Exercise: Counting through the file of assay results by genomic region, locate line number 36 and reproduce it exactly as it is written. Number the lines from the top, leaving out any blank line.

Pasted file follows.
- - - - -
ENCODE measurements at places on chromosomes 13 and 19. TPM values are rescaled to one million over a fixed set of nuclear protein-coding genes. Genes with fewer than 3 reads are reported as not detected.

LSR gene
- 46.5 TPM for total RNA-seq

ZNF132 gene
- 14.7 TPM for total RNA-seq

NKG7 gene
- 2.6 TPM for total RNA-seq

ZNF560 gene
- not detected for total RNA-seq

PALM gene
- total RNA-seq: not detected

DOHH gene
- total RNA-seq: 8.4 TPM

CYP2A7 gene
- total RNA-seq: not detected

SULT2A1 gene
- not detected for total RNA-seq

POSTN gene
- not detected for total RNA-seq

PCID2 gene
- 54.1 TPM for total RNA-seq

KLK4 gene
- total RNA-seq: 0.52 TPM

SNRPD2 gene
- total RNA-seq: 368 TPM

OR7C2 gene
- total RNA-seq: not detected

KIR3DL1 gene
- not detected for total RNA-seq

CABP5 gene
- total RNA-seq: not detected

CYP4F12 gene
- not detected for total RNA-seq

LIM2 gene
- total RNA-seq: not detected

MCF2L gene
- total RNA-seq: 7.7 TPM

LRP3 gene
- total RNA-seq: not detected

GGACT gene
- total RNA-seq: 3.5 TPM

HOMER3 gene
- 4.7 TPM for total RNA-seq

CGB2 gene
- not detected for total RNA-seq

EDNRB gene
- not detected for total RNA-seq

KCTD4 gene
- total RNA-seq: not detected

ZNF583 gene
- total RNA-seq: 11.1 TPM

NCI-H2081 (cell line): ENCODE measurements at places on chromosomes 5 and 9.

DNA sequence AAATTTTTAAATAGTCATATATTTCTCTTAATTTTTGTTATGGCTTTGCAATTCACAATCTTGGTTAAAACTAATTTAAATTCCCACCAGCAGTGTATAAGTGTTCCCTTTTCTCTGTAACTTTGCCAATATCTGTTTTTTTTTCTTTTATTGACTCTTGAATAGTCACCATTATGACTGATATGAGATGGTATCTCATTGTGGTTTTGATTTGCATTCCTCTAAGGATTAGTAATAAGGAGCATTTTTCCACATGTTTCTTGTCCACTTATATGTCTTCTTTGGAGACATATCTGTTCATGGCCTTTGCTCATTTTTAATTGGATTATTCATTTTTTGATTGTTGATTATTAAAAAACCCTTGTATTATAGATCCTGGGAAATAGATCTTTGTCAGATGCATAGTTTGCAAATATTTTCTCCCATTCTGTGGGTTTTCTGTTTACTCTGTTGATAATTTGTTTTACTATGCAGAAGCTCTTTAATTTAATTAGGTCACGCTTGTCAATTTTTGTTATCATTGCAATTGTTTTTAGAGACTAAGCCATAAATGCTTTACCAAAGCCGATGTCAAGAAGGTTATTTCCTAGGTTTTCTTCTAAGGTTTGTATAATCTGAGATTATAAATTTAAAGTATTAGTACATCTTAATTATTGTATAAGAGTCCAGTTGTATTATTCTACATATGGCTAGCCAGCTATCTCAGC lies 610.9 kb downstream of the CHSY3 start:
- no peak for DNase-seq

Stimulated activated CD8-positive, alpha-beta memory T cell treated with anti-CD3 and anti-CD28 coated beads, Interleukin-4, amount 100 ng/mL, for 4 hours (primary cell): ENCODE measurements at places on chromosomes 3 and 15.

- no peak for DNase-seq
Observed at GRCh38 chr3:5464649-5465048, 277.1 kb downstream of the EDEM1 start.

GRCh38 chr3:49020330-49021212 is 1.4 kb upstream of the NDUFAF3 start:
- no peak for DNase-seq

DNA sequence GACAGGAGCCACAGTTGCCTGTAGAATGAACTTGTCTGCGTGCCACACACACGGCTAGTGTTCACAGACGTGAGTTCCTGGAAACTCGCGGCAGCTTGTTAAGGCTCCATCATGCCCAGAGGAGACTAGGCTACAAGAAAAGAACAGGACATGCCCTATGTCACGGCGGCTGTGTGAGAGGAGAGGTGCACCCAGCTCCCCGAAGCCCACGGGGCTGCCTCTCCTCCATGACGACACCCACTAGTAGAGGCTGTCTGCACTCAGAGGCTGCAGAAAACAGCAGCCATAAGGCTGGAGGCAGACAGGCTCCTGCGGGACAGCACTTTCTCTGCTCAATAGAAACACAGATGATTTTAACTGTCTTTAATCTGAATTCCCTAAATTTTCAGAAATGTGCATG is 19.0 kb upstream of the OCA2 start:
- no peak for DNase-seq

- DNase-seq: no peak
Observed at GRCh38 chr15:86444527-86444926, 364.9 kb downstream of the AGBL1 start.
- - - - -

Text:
MCF2L gene